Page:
- Discussion about reasons for corrective surgery, patients’ expectations and desired outcome
- >Medical conditions, drug allergies and previous medical or surgical treatment
- Use of current medications, vitamins, herbal supplements, alcohol, tobacco and drugs
- Discussion on anaesthesia and its risks
- Physical examination
- Scar examination including detailed assessments of their size and shape and surrounding skin quality
- Photography for preoperative and postoperative evaluation
Preparation for scar revision
- Get laboratory testing or a medical evaluation
- Evaluation of general health status and any pre-existing health conditions or risk factors
- Adjust medications if for specific medical conditions
- Stop smoking and alcohol well in advance of the scheduled date for surgery
- Avoid taking aspirin, anti-inflammatory drugs and herbal supplements before surgery
- Special instructions will be given on the day before and after surgery
The risks and safety information on scar revision
The decision to have scar revision surgery is extremely personal. Patients have to consider if the benefits will achieve their goals, and if the risks and potential complications are acceptable. Therefore, it is crucial for patients to understand that every surgical procedure has its complications and downtime. However, if a patient is appropriately assessed before the surgery and postoperative care is given adequately, these risks can be eliminated or reduced.
Some of the common risks of scar revision surgery:
- Poor wound healing
- Wound breakdown
- >Skin discolouration
- Skin contour irregularities
- Skin sensitivity
- Swelling due to a blood clot or fluid accumulation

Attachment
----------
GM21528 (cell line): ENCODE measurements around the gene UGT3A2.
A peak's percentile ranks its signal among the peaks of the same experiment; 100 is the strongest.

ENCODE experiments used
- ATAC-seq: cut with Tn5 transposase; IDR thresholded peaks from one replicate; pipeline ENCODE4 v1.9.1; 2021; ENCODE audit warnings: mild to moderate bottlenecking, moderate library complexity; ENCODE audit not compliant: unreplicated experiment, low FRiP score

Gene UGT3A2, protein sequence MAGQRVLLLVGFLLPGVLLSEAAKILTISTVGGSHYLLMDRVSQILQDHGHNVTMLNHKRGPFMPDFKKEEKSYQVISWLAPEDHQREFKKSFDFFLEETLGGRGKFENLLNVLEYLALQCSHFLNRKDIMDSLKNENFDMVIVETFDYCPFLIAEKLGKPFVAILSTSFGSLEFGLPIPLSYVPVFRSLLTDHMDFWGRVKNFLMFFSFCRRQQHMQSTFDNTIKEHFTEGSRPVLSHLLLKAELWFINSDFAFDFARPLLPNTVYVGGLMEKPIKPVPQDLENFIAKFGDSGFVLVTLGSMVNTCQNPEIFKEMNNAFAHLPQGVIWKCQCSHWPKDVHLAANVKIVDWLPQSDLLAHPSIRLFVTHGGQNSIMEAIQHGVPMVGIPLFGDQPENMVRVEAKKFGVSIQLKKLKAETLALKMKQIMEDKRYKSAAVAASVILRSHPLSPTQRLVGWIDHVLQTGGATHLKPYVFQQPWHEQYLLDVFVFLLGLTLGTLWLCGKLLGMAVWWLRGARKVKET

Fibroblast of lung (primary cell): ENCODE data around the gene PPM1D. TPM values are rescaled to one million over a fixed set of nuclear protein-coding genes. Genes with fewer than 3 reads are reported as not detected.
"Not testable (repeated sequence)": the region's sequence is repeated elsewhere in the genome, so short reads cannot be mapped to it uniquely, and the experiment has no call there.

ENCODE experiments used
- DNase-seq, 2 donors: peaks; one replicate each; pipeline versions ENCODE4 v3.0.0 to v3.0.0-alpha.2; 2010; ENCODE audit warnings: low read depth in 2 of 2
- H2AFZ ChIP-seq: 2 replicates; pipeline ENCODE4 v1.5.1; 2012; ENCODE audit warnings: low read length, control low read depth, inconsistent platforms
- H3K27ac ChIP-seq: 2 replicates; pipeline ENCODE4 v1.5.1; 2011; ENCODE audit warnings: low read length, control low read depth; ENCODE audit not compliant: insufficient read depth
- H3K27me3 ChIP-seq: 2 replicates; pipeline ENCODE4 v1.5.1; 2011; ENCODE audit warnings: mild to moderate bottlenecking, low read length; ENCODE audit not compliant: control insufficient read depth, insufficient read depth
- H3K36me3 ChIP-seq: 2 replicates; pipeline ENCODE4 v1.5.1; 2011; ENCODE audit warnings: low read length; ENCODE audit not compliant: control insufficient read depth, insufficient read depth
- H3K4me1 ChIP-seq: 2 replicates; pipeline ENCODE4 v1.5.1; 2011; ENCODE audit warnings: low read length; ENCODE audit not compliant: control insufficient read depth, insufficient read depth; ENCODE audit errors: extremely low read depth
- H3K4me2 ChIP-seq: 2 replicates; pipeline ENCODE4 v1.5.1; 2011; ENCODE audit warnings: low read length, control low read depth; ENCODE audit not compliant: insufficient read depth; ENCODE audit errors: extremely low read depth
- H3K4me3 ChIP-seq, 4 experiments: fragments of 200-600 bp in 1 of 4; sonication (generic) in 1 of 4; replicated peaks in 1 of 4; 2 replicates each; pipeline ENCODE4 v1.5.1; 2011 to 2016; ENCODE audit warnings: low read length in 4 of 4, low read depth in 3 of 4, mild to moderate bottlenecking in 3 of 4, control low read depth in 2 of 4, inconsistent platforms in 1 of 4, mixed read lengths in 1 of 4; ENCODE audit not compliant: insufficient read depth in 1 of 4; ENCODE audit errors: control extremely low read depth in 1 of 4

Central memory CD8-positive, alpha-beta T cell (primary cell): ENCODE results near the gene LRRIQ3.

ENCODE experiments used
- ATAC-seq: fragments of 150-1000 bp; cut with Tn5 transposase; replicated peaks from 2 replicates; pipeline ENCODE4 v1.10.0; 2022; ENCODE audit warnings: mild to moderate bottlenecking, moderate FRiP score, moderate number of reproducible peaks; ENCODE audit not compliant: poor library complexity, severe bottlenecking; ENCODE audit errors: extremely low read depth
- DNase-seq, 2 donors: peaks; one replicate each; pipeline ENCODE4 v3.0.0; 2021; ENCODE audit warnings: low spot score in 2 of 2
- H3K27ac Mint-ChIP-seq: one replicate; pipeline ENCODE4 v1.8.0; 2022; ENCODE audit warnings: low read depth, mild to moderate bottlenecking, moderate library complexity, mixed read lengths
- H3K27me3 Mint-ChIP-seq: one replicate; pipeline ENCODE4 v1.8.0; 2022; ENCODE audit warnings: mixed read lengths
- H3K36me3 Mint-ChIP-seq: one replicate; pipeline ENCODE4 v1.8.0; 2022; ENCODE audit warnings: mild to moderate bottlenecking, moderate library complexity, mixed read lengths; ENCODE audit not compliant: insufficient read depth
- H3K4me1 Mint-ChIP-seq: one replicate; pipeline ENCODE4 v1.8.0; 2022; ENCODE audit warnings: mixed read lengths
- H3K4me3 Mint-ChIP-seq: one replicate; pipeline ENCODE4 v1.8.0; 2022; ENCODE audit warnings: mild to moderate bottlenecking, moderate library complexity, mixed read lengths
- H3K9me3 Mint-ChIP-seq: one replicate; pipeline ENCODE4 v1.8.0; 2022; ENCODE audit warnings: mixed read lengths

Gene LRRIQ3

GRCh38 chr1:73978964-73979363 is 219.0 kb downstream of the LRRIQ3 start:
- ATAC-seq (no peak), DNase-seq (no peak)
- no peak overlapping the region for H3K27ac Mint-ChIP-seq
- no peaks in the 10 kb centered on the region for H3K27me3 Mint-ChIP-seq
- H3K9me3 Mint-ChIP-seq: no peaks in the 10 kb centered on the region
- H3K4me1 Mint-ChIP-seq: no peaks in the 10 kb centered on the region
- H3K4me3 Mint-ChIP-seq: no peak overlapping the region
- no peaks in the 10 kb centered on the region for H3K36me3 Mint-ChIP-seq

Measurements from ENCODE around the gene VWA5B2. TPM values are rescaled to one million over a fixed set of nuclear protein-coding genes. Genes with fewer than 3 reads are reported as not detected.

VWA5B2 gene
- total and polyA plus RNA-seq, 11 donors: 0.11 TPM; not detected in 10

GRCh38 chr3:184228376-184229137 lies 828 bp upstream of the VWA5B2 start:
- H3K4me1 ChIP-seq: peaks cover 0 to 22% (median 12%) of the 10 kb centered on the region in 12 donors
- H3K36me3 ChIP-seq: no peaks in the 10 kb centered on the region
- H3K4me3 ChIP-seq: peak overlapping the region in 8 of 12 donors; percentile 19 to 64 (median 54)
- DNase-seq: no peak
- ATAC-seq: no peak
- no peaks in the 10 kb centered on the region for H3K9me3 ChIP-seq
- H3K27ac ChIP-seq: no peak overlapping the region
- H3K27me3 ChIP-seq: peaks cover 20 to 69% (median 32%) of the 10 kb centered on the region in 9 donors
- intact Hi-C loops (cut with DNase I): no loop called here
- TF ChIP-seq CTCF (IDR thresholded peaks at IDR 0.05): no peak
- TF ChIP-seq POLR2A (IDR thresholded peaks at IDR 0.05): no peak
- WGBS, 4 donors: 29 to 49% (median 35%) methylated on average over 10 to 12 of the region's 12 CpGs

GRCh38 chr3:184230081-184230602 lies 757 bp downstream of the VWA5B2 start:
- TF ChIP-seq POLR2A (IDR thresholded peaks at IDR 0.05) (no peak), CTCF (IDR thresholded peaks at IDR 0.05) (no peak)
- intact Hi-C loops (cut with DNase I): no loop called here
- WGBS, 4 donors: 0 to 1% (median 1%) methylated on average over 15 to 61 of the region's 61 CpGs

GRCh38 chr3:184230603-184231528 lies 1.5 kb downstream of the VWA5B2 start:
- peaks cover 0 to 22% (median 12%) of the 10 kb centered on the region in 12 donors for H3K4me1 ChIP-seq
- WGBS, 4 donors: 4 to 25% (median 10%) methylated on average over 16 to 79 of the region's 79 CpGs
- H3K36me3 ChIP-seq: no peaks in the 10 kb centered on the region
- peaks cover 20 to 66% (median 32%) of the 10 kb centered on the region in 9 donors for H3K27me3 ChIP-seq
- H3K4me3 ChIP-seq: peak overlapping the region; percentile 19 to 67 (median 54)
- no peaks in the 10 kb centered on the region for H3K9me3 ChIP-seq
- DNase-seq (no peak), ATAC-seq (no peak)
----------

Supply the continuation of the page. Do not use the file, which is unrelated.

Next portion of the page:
- Injury to deeper structures such as nerves, blood vessels or muscles
- Implant failure or infection (if implant such as tissue expander is used)
- Possibility of revision or staged surgery
- Anaesthesia risks
Postoperative expectations following scar revision procedures vary depending upon the invasiveness of the procedure. Minimal invasive procedures (chemical peels, dermabrasion, laser, steroid injections, filler or fat graft injections) or simple scar revision surgery can be done as an out-patient basis. These procedures have shorter recovery time, and patients may resume their routine activities with 3 -5 days after the procedures. On the other hand, scar revision surgery that requires insertion of a tissue expander or flap surgery may need a longer recovery period. The initial healing phase for scar revision surgery may include localised swelling, discolouration or discomfort and this may take 1 to 2 weeks. The healing process will continue for several weeks to months for the new scar to fully restore and fade. The final result of the scar revision surgery is usually long-lasting.
- Regular application of prescribed ointment and cleaning the involved areas as instructed
- Avoid excessive sun exposure during the healing phase
- Daily use of moisturiser and sunscreen on the new scar area
- Application of topical scar gel and massage around the new scar area will improve the appearance and texture of the scar
How much will a scar revision surgery cost?
Cost is always a consideration in elective surgery. The cost of scar revision surgery can vary widely.
The cost of scar revision surgery may include:
- Surgeon’s fee
- Hospital or surgical facility costs
- Anaesthesia fees
- Medical tests
- Post-surgical garment (optional) and
- Prescriptions for medication
Most health insurance companies do not cover scar revision surgeries, related complications or another surgery to revise the appearance of your scar. Carefully review your policy or find out more from your medical insurance agent. Patients are advised to contact their insurance company for further verification well in advance of surgery.